Mental health symptoms arise from the sudden impact of cocaine on the brain, but over time, they can owe to structural changes in the brain. For example, chronic use of cocaine can cause long-term damage to the brain and lead to deficits in cognitive functioning. This happens because ongoing use of cocaine causes an imbalance in dopamine levels. In addition, there can be a decrease in the prefrontal cortex, the area that is responsible for attention, processing complex data, and logic. To illuminate this point further, consider that individuals who have a diagnosis of attention deficit hyperactivity disorder often have deficiencies in the prefrontal cortex area.

Behavioral Symptoms of Cocaine Use

woman depressed and on drugsWhen a person progresses from recreational use of cocaine to a stimulant use disorder, there will likely be noticeable changes in temperament, appearance, and behavior.

Some of these changes will relate to using the drug (i.e., physical and mental health changes) while others will be a direct outgrowth of actions taken to get the drug (can include stealing or selling possessions of varying value). Still other behaviors may involve the administration of the drug (for instance, if it’s smoked, the related apparatus may be found in the person’s living area).

The following are some additional behavioral changes that may accompany cocaine use or a cocaine use disorder:

  • Experiencing problems in life: this may involve trouble with performance or meeting responsibilities at home, at work, or in school.
  • A neglected appearance: As the cocaine use takes hold, there may subsequently be less of an interest in grooming, appearance, and clothing.
  • An increase in efforts to be secretive: For instance, individuals may prohibit others from entering private spaces, such as their car, bedroom, or school locker.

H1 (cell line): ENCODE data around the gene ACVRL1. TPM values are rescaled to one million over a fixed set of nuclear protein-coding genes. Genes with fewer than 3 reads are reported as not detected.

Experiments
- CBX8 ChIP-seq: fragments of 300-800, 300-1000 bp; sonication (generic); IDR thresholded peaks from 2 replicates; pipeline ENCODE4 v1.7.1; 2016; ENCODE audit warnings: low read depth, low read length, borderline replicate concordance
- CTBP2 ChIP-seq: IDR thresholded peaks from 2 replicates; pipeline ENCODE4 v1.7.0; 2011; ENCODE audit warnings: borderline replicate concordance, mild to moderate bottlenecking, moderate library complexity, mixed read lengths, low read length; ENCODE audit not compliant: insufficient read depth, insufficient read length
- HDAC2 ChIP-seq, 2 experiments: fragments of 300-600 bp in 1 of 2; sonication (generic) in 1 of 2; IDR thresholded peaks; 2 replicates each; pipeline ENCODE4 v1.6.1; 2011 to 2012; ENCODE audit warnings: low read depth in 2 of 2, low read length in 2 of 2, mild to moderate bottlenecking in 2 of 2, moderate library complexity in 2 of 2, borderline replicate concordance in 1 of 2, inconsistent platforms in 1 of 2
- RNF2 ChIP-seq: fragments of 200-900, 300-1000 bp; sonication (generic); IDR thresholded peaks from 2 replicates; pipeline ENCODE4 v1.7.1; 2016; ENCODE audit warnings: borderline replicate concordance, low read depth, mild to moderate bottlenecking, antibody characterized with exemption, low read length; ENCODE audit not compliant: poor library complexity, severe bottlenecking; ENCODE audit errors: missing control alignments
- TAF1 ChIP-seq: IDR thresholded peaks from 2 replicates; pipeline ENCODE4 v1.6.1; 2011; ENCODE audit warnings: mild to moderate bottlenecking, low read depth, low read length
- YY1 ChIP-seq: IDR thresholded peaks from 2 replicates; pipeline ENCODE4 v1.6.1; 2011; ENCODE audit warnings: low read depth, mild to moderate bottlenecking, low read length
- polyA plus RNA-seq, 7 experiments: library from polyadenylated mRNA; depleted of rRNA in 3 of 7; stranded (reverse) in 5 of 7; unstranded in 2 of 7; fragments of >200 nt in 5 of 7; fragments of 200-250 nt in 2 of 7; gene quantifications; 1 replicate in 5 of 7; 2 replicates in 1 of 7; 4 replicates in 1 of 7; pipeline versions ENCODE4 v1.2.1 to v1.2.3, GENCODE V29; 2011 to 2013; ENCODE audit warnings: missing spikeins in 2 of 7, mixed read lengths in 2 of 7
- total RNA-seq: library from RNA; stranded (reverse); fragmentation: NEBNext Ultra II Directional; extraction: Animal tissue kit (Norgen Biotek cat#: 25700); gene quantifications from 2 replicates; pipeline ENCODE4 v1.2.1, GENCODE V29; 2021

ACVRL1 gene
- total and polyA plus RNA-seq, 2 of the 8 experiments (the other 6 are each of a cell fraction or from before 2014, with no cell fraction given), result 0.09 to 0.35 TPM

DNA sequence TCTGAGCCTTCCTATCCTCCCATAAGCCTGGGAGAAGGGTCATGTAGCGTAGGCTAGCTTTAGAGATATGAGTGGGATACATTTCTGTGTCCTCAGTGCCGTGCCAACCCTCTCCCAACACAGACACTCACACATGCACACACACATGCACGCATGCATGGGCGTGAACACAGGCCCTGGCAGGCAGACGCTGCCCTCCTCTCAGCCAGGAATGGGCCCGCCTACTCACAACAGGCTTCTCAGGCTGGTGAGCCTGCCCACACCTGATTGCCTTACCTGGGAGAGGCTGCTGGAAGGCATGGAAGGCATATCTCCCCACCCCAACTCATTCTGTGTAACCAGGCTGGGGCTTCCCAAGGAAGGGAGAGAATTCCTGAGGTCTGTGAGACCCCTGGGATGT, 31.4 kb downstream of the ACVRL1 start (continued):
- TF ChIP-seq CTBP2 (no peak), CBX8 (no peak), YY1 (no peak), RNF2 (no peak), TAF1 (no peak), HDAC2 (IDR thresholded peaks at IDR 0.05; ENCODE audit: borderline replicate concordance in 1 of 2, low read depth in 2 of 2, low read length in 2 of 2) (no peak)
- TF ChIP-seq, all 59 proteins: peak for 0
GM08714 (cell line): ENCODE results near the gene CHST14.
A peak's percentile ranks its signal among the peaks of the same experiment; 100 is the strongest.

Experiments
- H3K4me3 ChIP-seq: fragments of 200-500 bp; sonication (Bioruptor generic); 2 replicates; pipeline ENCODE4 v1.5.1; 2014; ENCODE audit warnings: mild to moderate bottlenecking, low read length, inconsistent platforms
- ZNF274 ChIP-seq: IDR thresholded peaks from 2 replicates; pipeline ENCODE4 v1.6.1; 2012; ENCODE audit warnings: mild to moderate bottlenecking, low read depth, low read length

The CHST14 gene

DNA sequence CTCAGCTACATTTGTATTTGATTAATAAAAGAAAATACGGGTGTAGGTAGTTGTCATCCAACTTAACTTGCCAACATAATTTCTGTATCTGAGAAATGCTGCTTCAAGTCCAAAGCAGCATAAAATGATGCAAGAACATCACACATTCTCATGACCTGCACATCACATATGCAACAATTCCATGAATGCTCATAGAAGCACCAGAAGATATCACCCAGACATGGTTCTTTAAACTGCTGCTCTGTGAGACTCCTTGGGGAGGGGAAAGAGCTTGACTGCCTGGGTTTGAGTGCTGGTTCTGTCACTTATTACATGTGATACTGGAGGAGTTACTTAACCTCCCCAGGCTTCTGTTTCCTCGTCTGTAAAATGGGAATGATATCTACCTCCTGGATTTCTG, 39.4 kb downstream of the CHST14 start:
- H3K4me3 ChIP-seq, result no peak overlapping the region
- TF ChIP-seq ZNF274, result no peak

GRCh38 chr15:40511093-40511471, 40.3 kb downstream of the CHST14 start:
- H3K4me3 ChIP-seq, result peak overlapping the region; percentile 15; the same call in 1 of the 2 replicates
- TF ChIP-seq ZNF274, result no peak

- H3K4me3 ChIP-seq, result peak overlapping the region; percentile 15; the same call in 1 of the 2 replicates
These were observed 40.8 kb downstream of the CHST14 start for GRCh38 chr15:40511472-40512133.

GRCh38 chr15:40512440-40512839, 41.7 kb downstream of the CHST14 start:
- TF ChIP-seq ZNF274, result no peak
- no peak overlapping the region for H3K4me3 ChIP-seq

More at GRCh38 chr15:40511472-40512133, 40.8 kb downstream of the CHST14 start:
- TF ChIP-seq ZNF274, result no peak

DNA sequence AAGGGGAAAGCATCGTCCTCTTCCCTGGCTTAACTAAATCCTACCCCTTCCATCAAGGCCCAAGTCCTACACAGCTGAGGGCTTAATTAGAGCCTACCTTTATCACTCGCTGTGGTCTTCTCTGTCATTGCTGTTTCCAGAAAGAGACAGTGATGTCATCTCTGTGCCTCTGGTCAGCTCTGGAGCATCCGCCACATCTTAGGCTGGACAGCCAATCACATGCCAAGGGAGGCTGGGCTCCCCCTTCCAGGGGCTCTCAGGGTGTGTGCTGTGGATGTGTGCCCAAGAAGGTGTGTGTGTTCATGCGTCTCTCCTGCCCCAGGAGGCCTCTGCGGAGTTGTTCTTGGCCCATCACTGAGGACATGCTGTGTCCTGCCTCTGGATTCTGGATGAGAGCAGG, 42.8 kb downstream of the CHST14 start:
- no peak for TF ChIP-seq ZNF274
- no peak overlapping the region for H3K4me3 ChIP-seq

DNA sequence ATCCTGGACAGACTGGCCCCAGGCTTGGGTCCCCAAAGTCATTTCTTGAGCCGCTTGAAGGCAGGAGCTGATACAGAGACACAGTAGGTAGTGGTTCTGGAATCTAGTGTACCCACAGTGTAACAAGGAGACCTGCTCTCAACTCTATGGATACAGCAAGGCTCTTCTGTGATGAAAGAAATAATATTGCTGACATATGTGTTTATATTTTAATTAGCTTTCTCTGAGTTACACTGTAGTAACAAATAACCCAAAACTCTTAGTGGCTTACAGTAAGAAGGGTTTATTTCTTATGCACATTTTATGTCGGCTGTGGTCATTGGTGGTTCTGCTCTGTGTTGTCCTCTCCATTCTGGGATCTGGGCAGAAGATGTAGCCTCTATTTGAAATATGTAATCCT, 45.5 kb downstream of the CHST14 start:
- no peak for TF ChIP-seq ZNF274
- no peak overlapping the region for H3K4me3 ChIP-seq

• Draining resources: There may be a sudden uptick in spending, use of credit cards, requests to borrow money, inability to meet bills, and liquidation of assets.

It can also help to know the paraphernalia that is associated with cocaine use. Paraphernalia varies depending on the specific way this stimulant drug is used. Snorting is a common method of administration. Paraphernalia involved in snorting includes straws, pens with the contents emptied out, a rolled-up dollar bill, a mirror or other surface (that may have cocaine residue on it), and sharp-edged objects like credit cards (that may have cocaine residue at the edge). If a person is injecting cocaine, syringes, spoons (likely with burn residue), lighters, and a belt or hose (to help the person find a vein) may be discovered. It may be alarming to find cocaine paraphernalia, so it’s important to keep in mind that stimulant use disorder is a treatable condition. Recovery can reverse much, if not all, of the damage associated with a cocaine use disorder.

By the time behavioral changes are apparent, there are also likely to be other symptoms. Individuals who are concerned about a loved one’s suspected cocaine use may feel uncertain as to how to parse through the symptoms they are witnessing. The key isn’t to focus on classifying the symptoms; one doesn’t have to know why they’re happening – just that they are, and that they relate to cocaine use. It’s important to compare the person’s familiar behaviors to current ones, as well as consider any hard evidence, such as finding cocaine or cocaine paraphernalia.

Next steps can include having an informal talk with the person. If that would not likely be helpful or doesn’t seem sufficient, it is possible to stage an intervention with the help of an interventionist or an addiction specialist. In view of the negative side effects associated with cocaine use, it’s helpful to act as early as possible.

Last Updated on June 17, 2019